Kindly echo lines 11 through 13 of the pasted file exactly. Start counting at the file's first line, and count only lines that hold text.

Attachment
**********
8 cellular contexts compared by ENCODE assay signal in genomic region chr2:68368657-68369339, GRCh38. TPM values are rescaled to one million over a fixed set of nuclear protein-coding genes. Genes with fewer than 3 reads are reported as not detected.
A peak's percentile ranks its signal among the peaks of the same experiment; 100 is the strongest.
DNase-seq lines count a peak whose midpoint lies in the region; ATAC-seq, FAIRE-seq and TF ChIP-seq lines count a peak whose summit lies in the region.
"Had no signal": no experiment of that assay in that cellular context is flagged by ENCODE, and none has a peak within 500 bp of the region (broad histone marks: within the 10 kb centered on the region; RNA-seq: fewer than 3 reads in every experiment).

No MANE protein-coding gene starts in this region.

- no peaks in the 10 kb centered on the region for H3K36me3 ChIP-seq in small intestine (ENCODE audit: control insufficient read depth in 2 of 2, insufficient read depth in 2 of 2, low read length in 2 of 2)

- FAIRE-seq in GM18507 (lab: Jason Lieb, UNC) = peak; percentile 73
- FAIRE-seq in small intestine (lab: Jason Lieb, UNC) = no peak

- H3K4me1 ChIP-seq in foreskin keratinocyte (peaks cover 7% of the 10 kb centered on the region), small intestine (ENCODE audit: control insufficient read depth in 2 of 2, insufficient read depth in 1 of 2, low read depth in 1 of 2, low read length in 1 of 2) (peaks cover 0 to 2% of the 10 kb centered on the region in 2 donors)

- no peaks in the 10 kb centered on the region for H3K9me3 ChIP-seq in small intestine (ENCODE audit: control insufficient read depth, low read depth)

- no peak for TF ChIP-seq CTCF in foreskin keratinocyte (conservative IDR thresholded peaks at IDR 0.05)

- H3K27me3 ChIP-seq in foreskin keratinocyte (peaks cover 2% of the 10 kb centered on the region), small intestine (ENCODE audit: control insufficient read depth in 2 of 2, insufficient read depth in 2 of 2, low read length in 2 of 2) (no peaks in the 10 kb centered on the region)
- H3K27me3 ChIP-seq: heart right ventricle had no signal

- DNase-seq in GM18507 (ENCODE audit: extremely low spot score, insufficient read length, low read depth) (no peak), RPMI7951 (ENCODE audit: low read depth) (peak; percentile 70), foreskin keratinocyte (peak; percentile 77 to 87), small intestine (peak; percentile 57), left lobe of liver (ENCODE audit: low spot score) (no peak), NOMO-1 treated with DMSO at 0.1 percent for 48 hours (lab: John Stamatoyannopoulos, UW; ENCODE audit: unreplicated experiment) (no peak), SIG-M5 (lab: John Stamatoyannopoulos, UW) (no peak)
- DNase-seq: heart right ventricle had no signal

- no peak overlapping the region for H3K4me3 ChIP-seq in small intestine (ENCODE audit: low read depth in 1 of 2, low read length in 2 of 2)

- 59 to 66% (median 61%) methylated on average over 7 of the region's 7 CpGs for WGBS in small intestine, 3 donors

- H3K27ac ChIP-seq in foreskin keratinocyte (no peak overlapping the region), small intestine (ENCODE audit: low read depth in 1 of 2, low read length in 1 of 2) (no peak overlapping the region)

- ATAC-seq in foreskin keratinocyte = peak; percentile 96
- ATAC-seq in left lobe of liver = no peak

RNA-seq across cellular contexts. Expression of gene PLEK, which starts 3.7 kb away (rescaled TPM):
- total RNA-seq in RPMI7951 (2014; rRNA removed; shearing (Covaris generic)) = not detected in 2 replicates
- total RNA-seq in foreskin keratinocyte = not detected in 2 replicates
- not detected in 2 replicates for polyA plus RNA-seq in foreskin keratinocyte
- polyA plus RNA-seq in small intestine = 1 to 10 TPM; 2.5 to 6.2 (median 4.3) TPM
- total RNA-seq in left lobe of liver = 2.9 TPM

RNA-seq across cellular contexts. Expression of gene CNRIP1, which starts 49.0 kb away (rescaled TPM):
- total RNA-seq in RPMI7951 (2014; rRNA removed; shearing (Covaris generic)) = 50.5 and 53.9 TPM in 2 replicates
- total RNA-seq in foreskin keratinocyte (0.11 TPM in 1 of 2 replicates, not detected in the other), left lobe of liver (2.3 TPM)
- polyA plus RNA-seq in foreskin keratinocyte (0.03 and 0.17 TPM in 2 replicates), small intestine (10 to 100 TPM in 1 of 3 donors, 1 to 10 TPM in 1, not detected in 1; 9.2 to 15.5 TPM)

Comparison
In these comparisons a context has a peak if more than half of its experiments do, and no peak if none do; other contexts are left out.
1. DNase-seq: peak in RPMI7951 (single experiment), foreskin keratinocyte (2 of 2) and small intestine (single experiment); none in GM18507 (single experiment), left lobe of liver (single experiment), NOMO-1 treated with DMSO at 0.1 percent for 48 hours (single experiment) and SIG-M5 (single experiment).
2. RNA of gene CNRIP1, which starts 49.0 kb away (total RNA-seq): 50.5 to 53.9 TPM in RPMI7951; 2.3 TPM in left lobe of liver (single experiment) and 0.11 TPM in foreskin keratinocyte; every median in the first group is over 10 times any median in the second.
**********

- no peak for TF ChIP-seq CTCF in foreskin keratinocyte (conservative IDR thresholded peaks at IDR 0.05)

- H3K27me3 ChIP-seq in foreskin keratinocyte (peaks cover 2% of the 10 kb centered on the region), small intestine (ENCODE audit: control insufficient read depth in 2 of 2, insufficient read depth in 2 of 2, low read length in 2 of 2) (no peaks in the 10 kb centered on the region)
- H3K27me3 ChIP-seq: heart right ventricle had no signal